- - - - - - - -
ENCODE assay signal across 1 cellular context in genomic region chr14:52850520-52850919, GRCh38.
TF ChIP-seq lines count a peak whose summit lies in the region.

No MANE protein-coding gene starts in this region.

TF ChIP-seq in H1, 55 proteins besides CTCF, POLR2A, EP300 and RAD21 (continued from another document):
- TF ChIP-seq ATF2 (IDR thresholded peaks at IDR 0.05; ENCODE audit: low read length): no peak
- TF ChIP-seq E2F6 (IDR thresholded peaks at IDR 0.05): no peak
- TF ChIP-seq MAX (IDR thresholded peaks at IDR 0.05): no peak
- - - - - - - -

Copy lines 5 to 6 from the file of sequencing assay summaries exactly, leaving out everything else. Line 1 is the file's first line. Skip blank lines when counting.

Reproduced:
- TF ChIP-seq ATF2 (IDR thresholded peaks at IDR 0.05; ENCODE audit: low read length): no peak
- TF ChIP-seq E2F6 (IDR thresholded peaks at IDR 0.05): no peak